The parliament was given its authority by the voting system within the UK which gave the parliament legitimacy to make, amend or abolish laws. The UK then seen the 1911 and 1949 Parliament Acts that have further reduced the powers of the HOL and concentration of power in the HOL and its executive the prime minister. If the HOL introduces a law and the majority of the HOL agrees the law will be passed. The UK has an internal convention that it will go through steps to allow a royal assent of the law however this does not have to be followed as it is not law, again this shows the parliament as having absolute power/sovereignty. This change of powers sees sovereignty shift from the monarch to parliament.
This statement clearly shows the flexibility of the UK constitution.3 The United Kingdom is said to have a unitary constitution which is governed as a single unit where there is no written constitution emphasizing the powers of the UK parliament or the central government. But the constitution of the United Kingdom is better described as ‘multi-layered’ than unitary because of the devolution of powers to Scottish, Northern Ireland and welsh legislatures under the Acts of the UK parliament. UK is a constitutional monarchy. Walter Bagehot (1826-77) was one of the most important Victorian writers on the constitutional monarchy. His book ‘The English Constitution’, which was first published in 1867, provided an analysis of the role of monarchy which remains relevant today.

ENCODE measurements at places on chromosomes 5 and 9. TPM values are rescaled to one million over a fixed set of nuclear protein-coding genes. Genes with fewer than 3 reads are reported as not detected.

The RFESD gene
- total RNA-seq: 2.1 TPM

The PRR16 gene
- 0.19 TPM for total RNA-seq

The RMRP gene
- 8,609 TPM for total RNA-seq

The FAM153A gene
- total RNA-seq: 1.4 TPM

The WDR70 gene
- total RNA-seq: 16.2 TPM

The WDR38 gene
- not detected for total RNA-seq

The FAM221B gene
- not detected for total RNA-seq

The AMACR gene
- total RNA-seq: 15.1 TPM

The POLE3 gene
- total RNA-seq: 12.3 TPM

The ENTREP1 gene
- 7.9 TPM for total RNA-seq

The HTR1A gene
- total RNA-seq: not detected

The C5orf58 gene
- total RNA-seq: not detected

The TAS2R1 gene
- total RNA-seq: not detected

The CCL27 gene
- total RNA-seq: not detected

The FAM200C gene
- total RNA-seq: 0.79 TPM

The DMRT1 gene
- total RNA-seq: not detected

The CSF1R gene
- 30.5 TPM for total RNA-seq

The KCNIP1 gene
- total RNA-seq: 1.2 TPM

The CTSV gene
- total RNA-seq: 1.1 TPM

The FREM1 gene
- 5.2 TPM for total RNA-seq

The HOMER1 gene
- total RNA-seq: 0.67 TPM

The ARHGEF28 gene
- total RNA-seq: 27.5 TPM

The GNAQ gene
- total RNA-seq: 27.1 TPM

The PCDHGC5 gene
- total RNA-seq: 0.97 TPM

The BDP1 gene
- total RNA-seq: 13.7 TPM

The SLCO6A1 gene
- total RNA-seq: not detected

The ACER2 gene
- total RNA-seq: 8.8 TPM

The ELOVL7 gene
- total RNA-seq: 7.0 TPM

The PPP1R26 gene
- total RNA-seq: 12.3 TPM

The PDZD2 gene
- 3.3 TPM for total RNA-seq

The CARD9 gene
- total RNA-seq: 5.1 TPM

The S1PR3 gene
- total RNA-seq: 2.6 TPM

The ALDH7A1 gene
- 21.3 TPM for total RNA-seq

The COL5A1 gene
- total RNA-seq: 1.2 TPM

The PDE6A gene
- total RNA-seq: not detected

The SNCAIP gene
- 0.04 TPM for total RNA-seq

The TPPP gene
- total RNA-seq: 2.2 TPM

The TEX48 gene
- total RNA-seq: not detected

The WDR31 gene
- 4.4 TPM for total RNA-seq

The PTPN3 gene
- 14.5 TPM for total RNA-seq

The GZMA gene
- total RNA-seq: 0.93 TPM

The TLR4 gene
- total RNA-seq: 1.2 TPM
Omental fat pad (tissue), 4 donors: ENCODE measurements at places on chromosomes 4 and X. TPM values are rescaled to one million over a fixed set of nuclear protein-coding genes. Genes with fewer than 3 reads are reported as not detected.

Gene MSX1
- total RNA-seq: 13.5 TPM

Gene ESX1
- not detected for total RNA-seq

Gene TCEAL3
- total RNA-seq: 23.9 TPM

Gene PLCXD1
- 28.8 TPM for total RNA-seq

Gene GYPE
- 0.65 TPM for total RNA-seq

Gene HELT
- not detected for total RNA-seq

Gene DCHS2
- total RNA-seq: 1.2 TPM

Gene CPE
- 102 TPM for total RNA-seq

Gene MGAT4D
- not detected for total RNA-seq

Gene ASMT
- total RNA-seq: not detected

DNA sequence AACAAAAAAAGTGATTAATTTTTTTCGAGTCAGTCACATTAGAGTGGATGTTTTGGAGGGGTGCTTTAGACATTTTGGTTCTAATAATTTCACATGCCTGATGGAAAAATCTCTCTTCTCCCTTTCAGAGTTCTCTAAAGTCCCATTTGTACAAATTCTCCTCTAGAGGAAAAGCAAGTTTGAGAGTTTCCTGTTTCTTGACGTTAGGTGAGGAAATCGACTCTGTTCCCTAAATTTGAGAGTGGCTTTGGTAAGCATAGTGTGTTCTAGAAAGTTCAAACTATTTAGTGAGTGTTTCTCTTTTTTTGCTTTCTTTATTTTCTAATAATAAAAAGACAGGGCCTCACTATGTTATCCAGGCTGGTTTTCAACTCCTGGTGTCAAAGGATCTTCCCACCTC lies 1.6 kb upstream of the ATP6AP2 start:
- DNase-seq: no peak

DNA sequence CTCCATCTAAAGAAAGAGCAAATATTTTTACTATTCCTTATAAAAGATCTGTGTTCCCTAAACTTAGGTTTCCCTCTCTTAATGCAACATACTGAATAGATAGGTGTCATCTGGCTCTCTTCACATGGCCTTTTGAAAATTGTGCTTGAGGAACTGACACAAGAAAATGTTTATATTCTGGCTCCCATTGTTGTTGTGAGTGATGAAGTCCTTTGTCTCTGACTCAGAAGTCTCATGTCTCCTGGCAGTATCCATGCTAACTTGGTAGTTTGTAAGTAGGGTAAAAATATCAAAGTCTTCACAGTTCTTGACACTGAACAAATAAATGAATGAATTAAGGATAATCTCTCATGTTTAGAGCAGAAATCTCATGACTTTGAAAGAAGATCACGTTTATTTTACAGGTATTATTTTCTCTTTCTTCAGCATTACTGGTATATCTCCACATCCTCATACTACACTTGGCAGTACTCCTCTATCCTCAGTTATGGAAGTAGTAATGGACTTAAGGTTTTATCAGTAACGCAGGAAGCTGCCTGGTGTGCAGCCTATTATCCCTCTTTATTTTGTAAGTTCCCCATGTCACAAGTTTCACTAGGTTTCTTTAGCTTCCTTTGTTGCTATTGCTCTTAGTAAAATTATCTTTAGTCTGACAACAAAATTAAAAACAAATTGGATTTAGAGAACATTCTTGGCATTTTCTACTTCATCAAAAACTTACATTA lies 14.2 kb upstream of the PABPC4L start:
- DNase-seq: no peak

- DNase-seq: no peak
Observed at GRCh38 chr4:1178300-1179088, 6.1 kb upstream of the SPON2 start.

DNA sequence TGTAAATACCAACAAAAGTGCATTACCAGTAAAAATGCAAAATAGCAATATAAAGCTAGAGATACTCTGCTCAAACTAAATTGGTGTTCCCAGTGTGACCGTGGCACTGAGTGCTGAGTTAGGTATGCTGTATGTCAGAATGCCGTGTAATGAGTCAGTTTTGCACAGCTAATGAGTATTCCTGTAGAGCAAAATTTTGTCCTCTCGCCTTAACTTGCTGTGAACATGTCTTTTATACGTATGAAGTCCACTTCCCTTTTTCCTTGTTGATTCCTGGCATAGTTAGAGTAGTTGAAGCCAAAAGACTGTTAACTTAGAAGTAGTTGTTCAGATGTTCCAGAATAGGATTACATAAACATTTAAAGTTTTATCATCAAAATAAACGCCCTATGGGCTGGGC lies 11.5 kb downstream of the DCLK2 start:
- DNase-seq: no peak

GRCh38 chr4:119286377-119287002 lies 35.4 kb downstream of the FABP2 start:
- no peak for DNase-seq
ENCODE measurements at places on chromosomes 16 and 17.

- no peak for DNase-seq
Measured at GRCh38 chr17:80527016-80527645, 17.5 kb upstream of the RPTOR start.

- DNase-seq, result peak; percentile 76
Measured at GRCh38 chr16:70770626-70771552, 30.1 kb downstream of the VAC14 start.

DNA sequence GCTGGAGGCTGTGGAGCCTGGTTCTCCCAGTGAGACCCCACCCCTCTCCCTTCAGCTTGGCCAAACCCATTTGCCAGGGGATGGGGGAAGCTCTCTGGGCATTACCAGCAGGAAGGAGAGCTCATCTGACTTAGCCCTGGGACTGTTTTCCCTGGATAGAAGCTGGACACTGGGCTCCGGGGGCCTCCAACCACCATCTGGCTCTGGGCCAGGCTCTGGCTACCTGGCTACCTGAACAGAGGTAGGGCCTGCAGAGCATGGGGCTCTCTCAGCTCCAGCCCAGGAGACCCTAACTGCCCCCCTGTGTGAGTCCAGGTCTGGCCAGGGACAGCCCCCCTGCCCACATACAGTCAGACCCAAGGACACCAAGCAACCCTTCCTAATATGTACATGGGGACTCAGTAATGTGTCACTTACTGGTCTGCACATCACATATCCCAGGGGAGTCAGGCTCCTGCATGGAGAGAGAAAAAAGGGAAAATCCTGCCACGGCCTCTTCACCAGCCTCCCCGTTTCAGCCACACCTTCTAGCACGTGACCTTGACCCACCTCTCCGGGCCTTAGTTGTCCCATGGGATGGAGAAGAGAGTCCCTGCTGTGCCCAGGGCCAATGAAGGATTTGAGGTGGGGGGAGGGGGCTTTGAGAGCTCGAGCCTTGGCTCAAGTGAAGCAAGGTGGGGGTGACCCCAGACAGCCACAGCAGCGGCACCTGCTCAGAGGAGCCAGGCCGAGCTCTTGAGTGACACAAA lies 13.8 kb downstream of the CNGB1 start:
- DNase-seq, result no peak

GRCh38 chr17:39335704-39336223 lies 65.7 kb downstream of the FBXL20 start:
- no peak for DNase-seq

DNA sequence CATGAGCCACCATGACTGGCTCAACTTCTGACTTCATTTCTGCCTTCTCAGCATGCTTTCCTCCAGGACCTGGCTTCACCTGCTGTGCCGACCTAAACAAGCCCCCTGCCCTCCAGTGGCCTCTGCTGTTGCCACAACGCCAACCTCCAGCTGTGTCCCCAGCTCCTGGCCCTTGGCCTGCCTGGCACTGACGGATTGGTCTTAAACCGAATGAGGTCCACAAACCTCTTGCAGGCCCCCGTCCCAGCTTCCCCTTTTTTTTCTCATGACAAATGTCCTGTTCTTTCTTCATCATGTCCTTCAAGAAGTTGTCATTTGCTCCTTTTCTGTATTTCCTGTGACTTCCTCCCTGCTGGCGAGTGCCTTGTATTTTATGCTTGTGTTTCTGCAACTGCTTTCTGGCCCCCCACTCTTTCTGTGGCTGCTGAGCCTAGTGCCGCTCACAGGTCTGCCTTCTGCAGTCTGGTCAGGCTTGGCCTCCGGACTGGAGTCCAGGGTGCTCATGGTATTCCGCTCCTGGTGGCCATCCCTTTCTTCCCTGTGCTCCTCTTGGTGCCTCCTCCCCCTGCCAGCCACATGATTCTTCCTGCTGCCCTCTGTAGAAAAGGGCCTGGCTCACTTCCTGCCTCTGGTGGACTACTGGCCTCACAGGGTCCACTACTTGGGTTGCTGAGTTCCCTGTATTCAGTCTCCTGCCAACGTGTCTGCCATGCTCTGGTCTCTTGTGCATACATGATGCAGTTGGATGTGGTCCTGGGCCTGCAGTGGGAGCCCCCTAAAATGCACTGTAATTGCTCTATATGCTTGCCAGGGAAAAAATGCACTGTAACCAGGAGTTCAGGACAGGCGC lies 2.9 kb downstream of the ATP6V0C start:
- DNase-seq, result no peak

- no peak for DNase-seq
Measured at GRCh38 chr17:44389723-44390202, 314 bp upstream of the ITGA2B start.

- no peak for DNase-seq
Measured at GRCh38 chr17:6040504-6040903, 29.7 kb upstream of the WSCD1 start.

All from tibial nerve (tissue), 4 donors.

Although the Magna Carta does not hold any legal stand now, this crucial document is an important part of British history. It has a symbolic value on the guarantee of the citizen’s right and the concept that there should be limited legislation. Following the Glorious Revolution the bill of right 1689, which is a major significance in modern day democracy , was enacted by the parliament. It became a source of inspiration for the United States first ten Amendments, added to their Constitution in 1791. It is a landmark for the protection of the rights of individuals and the limitation of the parliament’s authority on judicial decision.